As organizations transition to the next phase of our new reality, change leaders around the world have important work to do to help individuals adapt. When it comes to managing change, our approaches are often similar, especially for users of the ADKAR Model. Despite these similarities, the unpredictable, ever-changing nature of the pandemic has revealed situational, cultural and geographical issues that may need special focus.
I recently co-hosted an informal webinar with one of our global partners, Qualians, to discuss emergent changes due to COVID-19 impacts. The enlightening Q&A with attendees affirmed the situation that leaders from organizations on six continents have shared with me over the past few months. Here are four global insights that stand out:
I have not heard a single leader say they expect to go back to the exact same model they had in early 2020. This will have profound changes to the way teams are formed, the way organizations interact, and the expectations employees and contractors have.
During a recent call with a business leader in Sydney, Australia, we discussed the challenges of returning to a high-rise, city office building. Because their office is on the 42nd floor and social distancing requirements must be in place, only two people can occupy the elevator at a time. They estimate it will take over an hour for their people to get up to the office. Certainly, an employer can implement and work through such a change. But as an employee or manager, who wants to return to that? And is it necessary?
Situations like this will lead to the virtual work environment lasting longer than most anticipated. As a result, we need to learn how to focus on adoption and effective use of changes when we cannot physically see the work being done. Going forward, I predict we will use systems more to check on how work is being performed, which will require leaders to learn how to spot resistance in new and different ways while continuing to focus on interactivity and empathy.
Organizations are, of course, experiencing unique challenges. In some developing countries, remote office work was limited or non-existent prior to the COVID-19 outbreak. For these organizations and their people, the transition was difficult. Many offices had only desktop computers and lacked remote access to systems. Their processes were designed around physical signatures and stamps. Now that they have invested in digital systems and processes, I expect the digital approach to stay. Consider financial institutions, for example. They will continue to implement numerous changes to the way they interact with clients and will need to really think about how people will respond to those changes as the current situation transitions to the future. Some individuals will applaud the changes and some will be very hesitant, which can lead to a much longer transition than was first envisioned.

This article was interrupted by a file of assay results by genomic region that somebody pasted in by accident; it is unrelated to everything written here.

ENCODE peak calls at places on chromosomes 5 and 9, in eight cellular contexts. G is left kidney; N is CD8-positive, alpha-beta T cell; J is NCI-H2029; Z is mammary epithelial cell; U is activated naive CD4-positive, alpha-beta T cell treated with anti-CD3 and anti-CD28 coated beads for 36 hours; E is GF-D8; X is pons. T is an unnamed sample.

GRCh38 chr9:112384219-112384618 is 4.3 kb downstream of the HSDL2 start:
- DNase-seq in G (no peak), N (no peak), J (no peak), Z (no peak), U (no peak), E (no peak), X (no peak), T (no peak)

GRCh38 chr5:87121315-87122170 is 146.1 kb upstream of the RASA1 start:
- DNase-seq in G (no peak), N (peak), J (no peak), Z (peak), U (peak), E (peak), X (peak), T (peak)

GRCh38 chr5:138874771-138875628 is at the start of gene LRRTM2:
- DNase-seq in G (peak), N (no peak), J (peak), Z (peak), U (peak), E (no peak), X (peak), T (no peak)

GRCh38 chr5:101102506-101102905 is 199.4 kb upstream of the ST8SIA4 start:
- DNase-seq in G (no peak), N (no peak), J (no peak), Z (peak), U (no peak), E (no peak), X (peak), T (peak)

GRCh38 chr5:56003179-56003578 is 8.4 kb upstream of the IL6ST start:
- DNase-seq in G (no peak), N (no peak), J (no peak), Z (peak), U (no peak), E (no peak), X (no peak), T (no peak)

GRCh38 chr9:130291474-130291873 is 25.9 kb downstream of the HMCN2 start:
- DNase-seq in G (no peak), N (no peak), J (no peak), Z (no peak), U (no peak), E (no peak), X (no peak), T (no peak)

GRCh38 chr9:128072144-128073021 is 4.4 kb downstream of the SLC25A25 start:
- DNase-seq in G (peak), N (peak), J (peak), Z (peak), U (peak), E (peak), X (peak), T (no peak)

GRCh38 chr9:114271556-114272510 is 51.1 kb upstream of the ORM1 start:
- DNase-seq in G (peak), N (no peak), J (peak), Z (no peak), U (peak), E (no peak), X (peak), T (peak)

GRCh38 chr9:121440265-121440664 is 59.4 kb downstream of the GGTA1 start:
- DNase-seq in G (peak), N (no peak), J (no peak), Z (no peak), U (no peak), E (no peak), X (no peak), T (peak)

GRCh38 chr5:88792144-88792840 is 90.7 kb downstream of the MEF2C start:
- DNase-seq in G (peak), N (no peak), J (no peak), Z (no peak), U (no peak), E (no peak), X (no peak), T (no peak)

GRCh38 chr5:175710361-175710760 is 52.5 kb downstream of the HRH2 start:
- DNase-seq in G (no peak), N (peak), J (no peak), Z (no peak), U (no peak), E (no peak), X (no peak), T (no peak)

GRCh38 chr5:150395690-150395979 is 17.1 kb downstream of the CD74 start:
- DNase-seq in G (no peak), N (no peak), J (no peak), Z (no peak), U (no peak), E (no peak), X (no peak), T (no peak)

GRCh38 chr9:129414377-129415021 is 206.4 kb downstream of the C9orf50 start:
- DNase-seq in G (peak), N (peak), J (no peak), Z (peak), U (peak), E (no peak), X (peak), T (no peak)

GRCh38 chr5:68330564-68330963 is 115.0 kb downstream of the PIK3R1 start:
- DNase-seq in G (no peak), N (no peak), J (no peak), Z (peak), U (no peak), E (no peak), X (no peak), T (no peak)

Helping organizations think about ways cultural differences affect how people respond to change is absolutely my favorite aspect of change management. Among other factors, we have learned from research that the way we communicate influences how effectively we implement change. Open and informal versus structured and hierarchical. The degree to which organizations focus on the group versus the individual. The way decisions get made. All these choices matter. Now add the fact that we are dealing with multiple adaptations concurrently with little clarity about the future. This is a challenge for all organizations and especially those dealing with multicultural dynamics due to geographic or organizational history, such as mergers and acquisitions.